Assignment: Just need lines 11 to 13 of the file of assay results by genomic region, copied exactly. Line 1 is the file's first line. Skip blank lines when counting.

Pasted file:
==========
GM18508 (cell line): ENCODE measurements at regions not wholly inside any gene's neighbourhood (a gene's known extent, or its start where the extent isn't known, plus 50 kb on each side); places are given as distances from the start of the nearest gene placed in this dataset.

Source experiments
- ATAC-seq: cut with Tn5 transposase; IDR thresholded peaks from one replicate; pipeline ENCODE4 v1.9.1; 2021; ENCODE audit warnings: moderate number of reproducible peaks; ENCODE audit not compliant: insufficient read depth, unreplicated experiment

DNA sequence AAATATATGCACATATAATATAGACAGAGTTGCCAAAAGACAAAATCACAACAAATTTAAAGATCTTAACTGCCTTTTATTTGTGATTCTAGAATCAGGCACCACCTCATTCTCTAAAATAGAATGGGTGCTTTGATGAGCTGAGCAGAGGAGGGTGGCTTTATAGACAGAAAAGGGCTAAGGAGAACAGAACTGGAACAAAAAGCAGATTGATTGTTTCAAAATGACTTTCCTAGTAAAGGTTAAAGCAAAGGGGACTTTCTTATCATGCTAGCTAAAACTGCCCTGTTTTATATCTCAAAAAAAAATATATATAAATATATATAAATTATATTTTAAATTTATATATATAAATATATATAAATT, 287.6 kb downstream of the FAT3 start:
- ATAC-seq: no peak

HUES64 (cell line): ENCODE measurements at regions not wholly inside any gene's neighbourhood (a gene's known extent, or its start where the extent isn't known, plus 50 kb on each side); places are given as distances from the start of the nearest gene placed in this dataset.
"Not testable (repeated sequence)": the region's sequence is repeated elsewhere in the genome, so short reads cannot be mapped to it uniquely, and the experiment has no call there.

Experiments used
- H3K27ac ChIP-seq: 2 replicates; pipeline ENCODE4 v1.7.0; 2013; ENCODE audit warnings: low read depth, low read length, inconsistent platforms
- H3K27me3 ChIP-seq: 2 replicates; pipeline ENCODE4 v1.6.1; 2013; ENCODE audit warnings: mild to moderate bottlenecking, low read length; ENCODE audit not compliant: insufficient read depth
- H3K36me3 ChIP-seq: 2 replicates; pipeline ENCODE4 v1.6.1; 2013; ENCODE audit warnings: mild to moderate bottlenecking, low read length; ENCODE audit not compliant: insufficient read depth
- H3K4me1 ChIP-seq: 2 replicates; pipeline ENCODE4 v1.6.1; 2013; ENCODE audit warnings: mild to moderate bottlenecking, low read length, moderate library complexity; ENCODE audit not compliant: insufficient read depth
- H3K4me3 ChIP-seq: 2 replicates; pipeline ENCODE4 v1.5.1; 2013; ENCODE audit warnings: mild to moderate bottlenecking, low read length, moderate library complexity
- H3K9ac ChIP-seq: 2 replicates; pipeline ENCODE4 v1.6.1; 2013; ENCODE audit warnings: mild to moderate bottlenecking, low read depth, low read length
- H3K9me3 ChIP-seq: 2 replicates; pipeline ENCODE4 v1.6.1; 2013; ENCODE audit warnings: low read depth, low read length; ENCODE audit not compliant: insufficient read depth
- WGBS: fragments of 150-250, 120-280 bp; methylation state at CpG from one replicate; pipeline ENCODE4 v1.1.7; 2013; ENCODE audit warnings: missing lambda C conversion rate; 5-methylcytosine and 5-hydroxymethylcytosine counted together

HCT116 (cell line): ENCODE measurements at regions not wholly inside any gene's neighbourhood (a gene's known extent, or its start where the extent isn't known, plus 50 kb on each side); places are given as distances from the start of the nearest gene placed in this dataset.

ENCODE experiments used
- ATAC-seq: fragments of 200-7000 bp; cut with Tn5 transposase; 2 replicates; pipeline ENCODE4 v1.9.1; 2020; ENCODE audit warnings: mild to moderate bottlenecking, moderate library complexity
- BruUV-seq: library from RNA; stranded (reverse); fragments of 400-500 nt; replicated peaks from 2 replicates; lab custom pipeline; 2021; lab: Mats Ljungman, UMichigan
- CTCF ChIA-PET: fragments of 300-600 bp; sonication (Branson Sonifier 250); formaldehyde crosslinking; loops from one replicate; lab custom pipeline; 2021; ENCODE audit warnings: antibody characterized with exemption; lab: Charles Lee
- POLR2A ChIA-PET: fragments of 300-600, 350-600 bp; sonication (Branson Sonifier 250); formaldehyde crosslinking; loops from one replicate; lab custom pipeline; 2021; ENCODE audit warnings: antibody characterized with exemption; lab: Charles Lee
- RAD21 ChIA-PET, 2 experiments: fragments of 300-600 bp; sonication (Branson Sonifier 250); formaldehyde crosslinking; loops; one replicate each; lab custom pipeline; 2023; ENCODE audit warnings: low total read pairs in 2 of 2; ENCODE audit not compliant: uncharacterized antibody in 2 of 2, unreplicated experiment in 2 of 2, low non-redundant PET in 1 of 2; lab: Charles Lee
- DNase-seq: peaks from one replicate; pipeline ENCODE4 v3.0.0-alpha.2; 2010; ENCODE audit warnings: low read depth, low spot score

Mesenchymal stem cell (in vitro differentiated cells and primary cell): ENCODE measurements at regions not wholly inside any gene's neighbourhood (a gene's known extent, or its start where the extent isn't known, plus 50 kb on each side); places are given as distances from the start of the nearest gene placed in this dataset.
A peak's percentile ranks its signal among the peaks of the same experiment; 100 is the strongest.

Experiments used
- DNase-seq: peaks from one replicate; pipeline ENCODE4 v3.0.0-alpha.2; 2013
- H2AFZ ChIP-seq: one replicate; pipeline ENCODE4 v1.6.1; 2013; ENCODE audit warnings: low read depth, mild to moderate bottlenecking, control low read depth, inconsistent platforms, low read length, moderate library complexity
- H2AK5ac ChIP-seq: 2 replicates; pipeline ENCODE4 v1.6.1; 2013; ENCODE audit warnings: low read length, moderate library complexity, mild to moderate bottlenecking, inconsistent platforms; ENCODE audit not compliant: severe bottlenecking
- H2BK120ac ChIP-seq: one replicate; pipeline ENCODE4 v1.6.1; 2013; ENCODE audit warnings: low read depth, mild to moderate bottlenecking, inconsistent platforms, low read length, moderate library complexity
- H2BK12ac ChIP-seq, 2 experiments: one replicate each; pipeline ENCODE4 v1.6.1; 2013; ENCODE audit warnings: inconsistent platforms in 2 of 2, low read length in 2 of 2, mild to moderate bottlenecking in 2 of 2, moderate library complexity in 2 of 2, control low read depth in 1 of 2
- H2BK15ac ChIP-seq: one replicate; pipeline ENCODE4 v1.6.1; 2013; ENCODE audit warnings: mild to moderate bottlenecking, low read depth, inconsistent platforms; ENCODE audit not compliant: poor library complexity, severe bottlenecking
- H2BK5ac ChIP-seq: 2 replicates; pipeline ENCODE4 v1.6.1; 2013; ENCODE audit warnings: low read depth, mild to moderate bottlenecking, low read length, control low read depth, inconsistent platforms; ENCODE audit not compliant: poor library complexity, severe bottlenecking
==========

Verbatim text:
- H3K36me3 ChIP-seq: 2 replicates; pipeline ENCODE4 v1.6.1; 2013; ENCODE audit warnings: mild to moderate bottlenecking, low read length; ENCODE audit not compliant: insufficient read depth
- H3K4me1 ChIP-seq: 2 replicates; pipeline ENCODE4 v1.6.1; 2013; ENCODE audit warnings: mild to moderate bottlenecking, low read length, moderate library complexity; ENCODE audit not compliant: insufficient read depth
- H3K4me3 ChIP-seq: 2 replicates; pipeline ENCODE4 v1.5.1; 2013; ENCODE audit warnings: mild to moderate bottlenecking, low read length, moderate library complexity